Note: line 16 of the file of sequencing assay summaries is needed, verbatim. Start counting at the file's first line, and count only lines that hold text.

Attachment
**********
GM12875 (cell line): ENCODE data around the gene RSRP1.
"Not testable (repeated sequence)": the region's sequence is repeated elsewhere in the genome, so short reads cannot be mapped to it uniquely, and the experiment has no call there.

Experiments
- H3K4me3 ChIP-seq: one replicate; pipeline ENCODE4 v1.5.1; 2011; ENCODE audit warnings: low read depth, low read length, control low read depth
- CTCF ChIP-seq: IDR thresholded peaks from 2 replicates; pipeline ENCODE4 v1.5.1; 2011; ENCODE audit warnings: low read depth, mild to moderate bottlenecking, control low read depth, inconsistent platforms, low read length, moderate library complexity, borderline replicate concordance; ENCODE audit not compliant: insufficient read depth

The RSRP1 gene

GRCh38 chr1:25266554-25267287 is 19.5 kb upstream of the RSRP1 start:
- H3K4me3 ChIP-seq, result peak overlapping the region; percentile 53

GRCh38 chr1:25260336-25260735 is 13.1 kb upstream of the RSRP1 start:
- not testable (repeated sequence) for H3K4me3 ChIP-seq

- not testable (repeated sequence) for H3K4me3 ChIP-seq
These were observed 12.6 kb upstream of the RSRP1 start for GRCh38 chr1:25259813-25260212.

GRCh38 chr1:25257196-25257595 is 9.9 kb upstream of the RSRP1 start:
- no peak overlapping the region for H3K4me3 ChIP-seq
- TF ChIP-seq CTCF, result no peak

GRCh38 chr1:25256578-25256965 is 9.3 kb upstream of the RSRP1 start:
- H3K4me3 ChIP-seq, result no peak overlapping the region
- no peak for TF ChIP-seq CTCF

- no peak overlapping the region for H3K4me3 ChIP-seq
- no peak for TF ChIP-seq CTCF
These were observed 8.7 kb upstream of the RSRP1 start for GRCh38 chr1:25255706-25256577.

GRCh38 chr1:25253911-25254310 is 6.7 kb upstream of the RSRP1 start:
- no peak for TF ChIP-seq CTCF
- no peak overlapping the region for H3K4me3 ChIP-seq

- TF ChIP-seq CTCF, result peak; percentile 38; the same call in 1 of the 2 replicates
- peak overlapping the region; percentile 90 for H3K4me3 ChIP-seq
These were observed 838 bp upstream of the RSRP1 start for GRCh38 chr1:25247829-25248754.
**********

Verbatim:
GRCh38 chr1:25256578-25256965 is 9.3 kb upstream of the RSRP1 start: